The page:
Fri. Feb 3rd, 2023

Afghan former interpreters for the U.S. and NATO forces gather during a demonstration in downtown Kabul on April 30.


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The U.S. Embassy in Kabul suspended visa operations on Sunday, citing rising Covid-19 cases in Afghanistan. Now it’s up to the White House to do more for the Afghans in mortal danger as they wait for visas.

Most U.S. and coalition troops will be out of the country in weeks, but thousands of Afghans who helped allied forces, notably as translators, are being left behind. The Special Immigrant Visa (SIV) program lets Afghans who worked with the U.S. for two years move to the U.S. with their spouse and children. About 18,000 applicants await a decision. This could take years.

The State Department said that while it’s stopping visa interviews in Kabul, it would continue processing applications in Washington. It’s unclear how many will be affected, but delays are more than an inconvenience at this late stage in the war.

“These Afghans will have a bullseye on their backs from the moment we leave the country,” said

Rep. Michael McCaul

of the House Foreign Affairs Committee in a statement. “If President Biden abandons them, he is signing their death warrants.” This isn’t an exaggeration.

The Taliban is on the move—now contesting more than half of the country’s districts and controlling more than does the Kabul government. More than 400 central government forces and about 260 civilians were killed last month, the deadliest since the summer of 2019. The Taliban has targeted translators and their families in the past, killing hundreds, and they will continue to do so as they take more territory.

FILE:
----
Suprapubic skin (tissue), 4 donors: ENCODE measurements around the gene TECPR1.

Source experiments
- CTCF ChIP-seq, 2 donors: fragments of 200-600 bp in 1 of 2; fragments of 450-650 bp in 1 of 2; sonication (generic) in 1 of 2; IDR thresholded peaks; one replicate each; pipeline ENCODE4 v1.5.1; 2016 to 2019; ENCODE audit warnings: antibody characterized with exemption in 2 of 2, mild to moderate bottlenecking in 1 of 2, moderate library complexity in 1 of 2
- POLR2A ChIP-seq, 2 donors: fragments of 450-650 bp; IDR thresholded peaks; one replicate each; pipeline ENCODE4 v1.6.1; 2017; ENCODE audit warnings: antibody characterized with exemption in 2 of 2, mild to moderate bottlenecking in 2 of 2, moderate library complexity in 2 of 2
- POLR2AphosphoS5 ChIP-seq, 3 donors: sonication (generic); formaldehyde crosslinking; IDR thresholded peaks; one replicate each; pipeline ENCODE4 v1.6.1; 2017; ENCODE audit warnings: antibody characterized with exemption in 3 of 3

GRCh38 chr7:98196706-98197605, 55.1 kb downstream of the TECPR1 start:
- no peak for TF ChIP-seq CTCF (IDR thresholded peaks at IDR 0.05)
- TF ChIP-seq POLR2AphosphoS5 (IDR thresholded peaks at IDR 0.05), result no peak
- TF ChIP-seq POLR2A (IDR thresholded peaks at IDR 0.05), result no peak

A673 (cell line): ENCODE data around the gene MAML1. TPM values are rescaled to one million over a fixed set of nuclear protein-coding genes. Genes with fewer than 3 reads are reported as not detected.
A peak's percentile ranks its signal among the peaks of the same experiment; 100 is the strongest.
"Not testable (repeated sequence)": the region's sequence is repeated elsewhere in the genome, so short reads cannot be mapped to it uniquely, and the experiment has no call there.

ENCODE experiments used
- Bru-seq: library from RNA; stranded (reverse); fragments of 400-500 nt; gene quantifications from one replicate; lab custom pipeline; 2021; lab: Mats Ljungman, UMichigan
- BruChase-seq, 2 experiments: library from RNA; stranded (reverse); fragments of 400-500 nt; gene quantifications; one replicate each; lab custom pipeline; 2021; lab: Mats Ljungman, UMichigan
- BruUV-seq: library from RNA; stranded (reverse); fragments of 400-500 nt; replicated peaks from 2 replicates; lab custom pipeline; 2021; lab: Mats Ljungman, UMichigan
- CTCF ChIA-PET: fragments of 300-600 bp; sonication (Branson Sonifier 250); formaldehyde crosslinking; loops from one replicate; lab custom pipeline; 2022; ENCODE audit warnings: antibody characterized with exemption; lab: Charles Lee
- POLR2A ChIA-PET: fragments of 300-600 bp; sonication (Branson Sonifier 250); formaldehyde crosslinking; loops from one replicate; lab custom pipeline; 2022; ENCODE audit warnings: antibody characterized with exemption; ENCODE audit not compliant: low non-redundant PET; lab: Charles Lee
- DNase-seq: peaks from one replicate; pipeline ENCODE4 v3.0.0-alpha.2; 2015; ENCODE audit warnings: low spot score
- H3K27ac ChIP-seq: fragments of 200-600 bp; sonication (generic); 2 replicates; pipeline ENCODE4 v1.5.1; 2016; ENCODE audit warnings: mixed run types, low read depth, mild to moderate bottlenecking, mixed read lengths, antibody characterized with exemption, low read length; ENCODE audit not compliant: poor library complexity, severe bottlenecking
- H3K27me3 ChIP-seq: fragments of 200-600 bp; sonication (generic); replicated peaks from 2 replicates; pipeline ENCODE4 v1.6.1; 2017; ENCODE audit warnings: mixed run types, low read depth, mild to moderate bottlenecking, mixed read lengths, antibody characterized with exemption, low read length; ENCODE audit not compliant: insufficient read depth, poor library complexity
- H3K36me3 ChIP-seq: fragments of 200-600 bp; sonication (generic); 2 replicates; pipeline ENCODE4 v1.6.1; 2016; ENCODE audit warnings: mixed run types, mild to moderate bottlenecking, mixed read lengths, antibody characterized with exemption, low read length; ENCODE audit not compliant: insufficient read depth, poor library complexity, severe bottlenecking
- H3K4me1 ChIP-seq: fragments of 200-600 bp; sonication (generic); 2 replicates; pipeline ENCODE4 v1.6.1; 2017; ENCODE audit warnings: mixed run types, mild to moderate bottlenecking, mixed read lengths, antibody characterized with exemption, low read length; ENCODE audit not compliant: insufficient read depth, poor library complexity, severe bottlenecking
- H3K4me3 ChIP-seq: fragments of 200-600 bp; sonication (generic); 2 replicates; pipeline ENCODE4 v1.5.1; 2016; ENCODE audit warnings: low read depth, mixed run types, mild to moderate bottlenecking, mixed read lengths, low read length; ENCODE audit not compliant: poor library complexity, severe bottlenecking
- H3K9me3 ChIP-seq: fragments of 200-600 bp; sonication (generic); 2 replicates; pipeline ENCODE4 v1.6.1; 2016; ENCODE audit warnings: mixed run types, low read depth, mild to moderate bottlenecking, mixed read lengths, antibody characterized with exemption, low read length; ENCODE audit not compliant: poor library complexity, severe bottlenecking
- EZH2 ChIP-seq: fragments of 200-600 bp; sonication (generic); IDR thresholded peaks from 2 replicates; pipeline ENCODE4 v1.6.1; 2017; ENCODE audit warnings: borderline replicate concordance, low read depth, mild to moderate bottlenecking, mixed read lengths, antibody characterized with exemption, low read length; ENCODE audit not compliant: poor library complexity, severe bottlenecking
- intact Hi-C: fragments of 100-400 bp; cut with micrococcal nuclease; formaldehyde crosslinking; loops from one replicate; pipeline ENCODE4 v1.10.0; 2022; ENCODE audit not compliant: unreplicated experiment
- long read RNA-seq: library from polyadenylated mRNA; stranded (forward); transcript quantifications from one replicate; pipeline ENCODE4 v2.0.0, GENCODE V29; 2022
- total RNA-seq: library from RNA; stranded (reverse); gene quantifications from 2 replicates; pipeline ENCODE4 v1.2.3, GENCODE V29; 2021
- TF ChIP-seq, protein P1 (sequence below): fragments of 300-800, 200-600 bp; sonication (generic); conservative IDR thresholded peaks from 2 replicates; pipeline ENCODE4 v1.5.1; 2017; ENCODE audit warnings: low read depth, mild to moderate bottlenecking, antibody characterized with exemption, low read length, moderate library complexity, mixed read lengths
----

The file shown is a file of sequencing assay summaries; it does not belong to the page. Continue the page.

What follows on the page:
The State Department said that Covid-19 killed an embassy employee, and the safety of diplomatic personnel should always be a priority. But the department made a point of vaccinating its staff abroad for a reason: Its work is critical, even during a pandemic, as Afghanistan makes clear.

Even a functioning visa program is insufficient at this point. President Biden can save lives by doing more, such as the evacuation of applicants to a temporary third country as the process plays out. Or he could provide them with humanitarian parole, which grants temporary permission to enter the U.S.

The Afghan translators risked their lives helping the U.S.—following the rules and earning a chance at the American dream. Abandoning them now is unconscionable.

Journal Editorial Report: The week’s best and worst from Kim Strassel, Mary O’Grady, Joe Sternberg and Dan Henninger. Image: Invision/Biogen/AP Composite: Mark Kelly

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Appeared in the June 15, 2021, print edition.

By rahul